Since the heady days of 1993 when China was the next great investment frontier, those who bought into the dream have been nursing considerable discounts on their investments. That is just one of the factors that has held back investment in China in recent years. The others factors are mostly structural. China has not made direct investing by foreign institutions easy: for example, they are only allowed to invest in China B shares, or in shares listed on overseas exchanges (H shares in Hong Kong or N shares in New York). As a result, there is a preference to only invest where western standards of reporting have been adopted.
That could all be about to change, according to Peter Batey, chairman of the China Index Fund (CIF). He belives we are about to enter the most significant growth period for the CIF since 1993. The CIF is promoted by Morley Fund Management and advised by Long Investment Management in Hong Kong. It was launched to help increase interest in mainland listed stocks.
The B share market, says Batey, whilst designed for foreign investors, has proved difficult for them to understand and this has contributed to a marked lack of interest and commensurate poor liquidity.
The CIF is investing in as much of the B share index as possible. Batey says there are 108 stocks and you would be able to buy about half of them, given liquidity limitations and levels of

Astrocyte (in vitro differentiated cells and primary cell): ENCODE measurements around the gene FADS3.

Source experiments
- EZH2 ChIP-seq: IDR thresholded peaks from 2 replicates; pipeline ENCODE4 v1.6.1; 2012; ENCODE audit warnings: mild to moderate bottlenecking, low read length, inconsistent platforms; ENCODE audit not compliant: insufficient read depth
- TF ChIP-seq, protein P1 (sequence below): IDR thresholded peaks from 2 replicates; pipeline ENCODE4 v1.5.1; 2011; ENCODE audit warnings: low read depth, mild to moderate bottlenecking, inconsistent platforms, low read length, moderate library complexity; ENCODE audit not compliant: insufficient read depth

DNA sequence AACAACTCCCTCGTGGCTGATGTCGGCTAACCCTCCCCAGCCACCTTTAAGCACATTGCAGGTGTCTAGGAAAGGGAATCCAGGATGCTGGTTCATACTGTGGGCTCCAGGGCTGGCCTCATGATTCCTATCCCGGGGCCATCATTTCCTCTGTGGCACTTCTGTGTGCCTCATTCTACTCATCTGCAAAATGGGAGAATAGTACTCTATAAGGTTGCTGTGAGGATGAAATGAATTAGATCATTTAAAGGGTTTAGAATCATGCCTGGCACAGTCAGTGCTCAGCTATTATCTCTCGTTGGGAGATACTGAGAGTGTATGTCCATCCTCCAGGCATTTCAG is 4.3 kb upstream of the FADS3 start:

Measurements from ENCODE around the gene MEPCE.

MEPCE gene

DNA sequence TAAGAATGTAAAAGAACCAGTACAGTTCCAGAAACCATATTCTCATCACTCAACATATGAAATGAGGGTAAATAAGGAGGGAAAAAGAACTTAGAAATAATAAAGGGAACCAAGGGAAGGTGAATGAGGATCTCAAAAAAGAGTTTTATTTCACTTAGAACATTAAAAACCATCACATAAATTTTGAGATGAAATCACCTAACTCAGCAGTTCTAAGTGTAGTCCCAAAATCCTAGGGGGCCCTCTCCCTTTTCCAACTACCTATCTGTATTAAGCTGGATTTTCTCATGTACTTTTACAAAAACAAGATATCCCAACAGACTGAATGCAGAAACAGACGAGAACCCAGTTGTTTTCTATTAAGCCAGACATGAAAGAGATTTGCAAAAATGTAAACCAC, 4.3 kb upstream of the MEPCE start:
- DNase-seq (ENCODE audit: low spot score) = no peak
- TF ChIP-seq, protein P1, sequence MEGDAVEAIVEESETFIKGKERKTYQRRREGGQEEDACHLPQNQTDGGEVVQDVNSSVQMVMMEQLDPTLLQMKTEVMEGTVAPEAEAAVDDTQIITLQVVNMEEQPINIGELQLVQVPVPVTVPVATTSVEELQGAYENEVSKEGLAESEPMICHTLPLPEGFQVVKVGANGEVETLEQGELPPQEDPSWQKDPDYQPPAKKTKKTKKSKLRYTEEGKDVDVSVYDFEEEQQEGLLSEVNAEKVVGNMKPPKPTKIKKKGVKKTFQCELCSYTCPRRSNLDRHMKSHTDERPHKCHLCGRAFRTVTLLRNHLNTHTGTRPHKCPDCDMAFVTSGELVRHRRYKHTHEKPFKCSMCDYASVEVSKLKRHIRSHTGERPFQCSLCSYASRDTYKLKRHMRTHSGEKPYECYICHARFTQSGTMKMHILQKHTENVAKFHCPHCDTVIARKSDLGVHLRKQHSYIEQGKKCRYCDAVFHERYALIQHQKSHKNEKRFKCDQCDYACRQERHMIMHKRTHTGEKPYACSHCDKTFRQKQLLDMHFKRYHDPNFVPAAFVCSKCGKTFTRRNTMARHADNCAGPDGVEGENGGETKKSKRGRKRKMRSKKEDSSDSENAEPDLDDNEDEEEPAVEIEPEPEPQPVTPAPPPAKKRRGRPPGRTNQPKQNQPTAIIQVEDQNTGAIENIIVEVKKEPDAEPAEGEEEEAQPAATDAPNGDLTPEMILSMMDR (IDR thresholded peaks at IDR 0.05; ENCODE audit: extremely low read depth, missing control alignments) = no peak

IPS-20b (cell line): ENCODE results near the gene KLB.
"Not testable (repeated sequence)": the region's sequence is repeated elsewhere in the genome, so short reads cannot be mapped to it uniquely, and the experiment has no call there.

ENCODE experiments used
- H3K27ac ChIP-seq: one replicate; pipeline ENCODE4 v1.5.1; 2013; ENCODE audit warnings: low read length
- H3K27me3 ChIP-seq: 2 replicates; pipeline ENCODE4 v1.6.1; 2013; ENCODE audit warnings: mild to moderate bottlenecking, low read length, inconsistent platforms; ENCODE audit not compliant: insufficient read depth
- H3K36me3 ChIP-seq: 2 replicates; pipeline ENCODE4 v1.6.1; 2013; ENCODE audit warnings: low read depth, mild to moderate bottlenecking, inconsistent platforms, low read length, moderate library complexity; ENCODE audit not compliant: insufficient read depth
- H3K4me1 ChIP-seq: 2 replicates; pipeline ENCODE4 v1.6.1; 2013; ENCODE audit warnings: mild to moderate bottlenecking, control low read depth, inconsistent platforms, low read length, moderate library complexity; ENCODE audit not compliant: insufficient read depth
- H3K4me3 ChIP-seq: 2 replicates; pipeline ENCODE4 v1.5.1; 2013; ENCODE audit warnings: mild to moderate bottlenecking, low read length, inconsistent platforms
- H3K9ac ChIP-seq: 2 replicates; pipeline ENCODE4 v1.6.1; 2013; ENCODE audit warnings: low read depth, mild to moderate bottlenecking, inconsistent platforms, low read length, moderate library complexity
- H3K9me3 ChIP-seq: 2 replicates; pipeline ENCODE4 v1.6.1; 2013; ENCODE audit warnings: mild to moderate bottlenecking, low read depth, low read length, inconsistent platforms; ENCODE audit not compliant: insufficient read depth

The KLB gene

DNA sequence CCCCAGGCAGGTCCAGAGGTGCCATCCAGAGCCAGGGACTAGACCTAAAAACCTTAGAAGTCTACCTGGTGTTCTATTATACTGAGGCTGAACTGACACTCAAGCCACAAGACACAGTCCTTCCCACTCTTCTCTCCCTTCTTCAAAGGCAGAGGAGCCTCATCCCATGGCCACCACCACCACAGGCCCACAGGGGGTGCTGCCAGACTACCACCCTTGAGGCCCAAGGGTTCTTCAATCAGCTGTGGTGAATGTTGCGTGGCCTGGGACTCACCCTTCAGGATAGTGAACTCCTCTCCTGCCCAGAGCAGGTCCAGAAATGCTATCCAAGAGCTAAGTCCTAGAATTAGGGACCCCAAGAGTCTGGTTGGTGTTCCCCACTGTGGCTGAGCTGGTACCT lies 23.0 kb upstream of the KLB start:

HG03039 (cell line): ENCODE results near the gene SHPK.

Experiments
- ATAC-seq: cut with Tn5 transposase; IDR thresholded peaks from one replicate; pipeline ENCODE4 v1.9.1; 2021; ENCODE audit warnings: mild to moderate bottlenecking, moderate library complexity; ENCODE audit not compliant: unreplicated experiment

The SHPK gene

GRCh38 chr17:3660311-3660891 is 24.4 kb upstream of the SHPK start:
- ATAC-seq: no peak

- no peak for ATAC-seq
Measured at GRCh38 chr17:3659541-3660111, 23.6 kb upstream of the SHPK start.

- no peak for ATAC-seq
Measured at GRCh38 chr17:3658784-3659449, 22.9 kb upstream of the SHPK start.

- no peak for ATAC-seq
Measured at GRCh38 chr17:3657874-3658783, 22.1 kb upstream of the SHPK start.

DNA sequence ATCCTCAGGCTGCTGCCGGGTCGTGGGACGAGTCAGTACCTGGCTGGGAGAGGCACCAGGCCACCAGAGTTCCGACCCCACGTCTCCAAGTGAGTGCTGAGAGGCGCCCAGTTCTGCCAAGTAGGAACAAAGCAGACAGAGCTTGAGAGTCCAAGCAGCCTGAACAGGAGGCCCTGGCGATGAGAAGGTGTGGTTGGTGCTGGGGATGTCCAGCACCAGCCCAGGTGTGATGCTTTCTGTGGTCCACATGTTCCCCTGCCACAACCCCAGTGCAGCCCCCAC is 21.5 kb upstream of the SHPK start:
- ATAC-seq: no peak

Tracking error, although significantly greater than you would be happy with in a developed market index fund, is not excessive for such an immature and inefficient market as China. By their own admission, the managers did not succeed in catching the bottom of the market when they launched the fund in 1997. It has since suffered substantial reductions in value, but has recovered to now trade at little over 10% discount to its launch price.
Most of the money invested is CGU money but Morley is now looking to market the fund to institutions who would like to have China exposure without taking on the additional stock selection risk.
Currently China Bs trade at a 75% discount to A shares. But Batey believes there are major changes afoot, including the probable merger of the A & B share markets. The B shares market is worth just $4.6bn while the A shares are worth $300bn. There is the expectation that come the merger,B shares will shoot up to somewhere near A share valuations to better reflect their
Batey believes the Chinese now realise what they have to do to open up the markets to fresh capital: “The Chinese now have a commitment to long term growth – they have got over their hang-up about foreign capital and private capital.”
The government made some fundamental decisions about ownership of the economy, relinquishing state ownership and concentrating on the strategic industries such as agriculture and defense. Effectively this is privatisation talk, but that it not a word that you’ll hear in China, where it is known as ‘socialisation’.
For those who want index exposure, this is a suitable vehicle, but anyone who believes that a more selective approach is suitable might care to look at the one of the offshore China funds such as Dresdner RCM China Fund, HSBC Chinese Equity Fund, JF China trust or Schroder China. They have a broader remit, including in Hong Kong listed companies and, with the right choice of manager, the ability to benefit from a more bottom up approach, which in markets like these, has tended to be a more appropriate strategy.